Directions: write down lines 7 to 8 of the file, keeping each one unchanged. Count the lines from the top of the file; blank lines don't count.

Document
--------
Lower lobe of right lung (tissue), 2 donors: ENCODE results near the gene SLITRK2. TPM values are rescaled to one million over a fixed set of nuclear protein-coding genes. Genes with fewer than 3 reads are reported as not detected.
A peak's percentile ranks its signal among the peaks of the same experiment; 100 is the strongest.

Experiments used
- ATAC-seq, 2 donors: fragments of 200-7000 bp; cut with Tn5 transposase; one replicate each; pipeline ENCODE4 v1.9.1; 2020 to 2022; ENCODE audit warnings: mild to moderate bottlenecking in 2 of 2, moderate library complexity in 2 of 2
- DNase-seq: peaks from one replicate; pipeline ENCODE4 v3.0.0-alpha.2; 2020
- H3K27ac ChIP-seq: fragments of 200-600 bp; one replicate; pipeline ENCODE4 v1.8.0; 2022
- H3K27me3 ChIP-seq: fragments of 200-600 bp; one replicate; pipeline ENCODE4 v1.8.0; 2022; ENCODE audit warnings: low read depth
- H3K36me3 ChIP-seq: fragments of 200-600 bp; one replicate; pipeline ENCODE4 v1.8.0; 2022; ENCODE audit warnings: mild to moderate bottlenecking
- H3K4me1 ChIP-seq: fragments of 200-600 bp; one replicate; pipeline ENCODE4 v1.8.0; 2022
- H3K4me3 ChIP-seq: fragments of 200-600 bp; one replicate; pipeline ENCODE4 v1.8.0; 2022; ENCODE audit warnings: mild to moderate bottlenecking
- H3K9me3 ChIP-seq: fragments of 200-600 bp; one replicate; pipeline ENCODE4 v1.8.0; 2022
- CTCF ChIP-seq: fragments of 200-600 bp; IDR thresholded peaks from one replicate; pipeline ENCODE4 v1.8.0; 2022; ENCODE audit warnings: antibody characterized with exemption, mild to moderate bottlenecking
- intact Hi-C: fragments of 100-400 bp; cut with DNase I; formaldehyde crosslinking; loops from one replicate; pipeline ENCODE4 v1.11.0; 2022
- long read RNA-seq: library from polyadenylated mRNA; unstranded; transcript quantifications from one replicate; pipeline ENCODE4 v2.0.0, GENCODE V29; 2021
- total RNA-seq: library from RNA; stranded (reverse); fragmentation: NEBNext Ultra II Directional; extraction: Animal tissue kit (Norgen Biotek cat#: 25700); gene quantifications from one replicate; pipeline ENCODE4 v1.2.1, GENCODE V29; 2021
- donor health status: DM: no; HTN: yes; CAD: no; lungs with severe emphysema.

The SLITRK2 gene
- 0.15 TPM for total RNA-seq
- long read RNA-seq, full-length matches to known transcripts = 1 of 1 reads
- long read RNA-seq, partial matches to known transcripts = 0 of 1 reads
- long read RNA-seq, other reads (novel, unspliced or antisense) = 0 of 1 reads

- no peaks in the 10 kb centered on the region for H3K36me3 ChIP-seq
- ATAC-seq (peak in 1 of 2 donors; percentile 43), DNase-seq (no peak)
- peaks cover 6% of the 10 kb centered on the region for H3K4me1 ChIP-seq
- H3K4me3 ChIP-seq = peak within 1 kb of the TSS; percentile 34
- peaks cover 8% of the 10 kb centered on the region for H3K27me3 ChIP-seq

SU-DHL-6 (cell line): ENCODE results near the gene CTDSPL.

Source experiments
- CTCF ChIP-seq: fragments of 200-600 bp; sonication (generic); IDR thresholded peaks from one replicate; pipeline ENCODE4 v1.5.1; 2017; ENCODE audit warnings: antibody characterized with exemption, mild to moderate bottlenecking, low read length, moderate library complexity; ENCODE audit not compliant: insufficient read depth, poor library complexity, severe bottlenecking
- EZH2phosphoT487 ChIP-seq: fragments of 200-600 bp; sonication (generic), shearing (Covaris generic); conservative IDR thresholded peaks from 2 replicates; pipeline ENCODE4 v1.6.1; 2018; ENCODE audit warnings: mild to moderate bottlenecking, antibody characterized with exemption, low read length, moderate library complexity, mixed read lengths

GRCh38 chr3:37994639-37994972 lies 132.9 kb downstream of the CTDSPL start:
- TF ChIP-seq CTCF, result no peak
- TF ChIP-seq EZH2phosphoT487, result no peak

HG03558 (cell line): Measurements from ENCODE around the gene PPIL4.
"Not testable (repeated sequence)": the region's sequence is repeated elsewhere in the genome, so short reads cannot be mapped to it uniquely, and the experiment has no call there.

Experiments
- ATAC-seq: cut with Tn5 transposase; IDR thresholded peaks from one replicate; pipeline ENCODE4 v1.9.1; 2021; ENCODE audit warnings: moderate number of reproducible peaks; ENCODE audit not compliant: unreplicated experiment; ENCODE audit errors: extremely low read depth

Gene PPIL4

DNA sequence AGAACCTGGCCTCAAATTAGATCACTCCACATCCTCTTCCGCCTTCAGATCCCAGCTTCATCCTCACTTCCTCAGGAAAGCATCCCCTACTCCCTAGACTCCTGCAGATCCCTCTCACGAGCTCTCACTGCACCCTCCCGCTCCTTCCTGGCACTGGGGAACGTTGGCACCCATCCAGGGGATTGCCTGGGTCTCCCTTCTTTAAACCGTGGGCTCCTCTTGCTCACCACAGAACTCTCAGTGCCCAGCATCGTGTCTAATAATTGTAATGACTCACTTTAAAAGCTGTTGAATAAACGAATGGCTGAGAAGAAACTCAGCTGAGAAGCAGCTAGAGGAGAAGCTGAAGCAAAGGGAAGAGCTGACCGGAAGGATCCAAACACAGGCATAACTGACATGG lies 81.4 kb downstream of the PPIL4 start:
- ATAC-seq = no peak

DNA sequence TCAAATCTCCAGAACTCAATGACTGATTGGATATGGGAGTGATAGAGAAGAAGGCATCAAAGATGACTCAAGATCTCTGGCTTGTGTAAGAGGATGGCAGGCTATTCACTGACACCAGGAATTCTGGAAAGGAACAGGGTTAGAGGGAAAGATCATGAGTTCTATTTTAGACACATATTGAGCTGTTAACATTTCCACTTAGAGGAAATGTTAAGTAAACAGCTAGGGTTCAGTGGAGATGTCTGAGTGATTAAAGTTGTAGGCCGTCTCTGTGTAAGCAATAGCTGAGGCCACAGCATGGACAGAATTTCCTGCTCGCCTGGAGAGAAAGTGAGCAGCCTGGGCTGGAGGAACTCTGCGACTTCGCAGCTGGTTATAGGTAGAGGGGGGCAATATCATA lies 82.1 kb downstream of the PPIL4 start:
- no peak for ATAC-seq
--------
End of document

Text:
- H3K27me3 ChIP-seq: fragments of 200-600 bp; one replicate; pipeline ENCODE4 v1.8.0; 2022; ENCODE audit warnings: low read depth
- H3K36me3 ChIP-seq: fragments of 200-600 bp; one replicate; pipeline ENCODE4 v1.8.0; 2022; ENCODE audit warnings: mild to moderate bottlenecking